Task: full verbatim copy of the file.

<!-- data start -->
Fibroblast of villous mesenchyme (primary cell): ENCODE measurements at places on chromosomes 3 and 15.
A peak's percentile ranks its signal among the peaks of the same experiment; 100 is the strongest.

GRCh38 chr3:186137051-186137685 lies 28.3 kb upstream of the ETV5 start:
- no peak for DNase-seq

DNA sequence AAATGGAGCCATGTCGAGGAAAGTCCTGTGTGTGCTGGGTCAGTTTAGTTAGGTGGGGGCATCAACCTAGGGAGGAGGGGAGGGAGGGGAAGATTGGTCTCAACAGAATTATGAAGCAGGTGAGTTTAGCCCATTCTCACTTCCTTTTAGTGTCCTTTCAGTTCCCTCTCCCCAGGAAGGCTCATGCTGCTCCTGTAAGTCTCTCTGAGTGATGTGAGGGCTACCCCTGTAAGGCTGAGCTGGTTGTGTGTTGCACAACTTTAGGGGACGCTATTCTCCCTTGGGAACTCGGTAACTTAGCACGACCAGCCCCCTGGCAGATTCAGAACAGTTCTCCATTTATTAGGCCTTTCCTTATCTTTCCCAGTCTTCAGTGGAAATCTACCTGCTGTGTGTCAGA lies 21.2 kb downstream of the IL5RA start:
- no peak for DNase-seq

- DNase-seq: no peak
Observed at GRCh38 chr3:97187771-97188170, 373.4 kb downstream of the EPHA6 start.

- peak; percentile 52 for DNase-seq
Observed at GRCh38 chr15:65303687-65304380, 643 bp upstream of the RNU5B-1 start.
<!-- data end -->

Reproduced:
Fibroblast of villous mesenchyme (primary cell): ENCODE measurements at places on chromosomes 3 and 15.
A peak's percentile ranks its signal among the peaks of the same experiment; 100 is the strongest.

GRCh38 chr3:186137051-186137685 lies 28.3 kb upstream of the ETV5 start:
- no peak for DNase-seq

DNA sequence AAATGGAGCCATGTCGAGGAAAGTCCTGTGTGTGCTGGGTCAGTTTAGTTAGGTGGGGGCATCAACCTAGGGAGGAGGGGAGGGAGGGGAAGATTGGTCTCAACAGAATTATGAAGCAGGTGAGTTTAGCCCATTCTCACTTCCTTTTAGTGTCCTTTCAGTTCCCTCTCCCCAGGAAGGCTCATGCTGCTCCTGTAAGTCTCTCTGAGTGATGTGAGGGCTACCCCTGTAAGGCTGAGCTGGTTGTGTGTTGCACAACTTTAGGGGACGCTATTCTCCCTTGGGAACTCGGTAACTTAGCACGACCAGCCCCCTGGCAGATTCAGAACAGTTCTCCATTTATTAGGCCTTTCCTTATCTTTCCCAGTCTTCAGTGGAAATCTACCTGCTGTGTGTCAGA lies 21.2 kb downstream of the IL5RA start:
- no peak for DNase-seq

- DNase-seq: no peak
Observed at GRCh38 chr3:97187771-97188170, 373.4 kb downstream of the EPHA6 start.

- peak; percentile 52 for DNase-seq
Observed at GRCh38 chr15:65303687-65304380, 643 bp upstream of the RNU5B-1 start.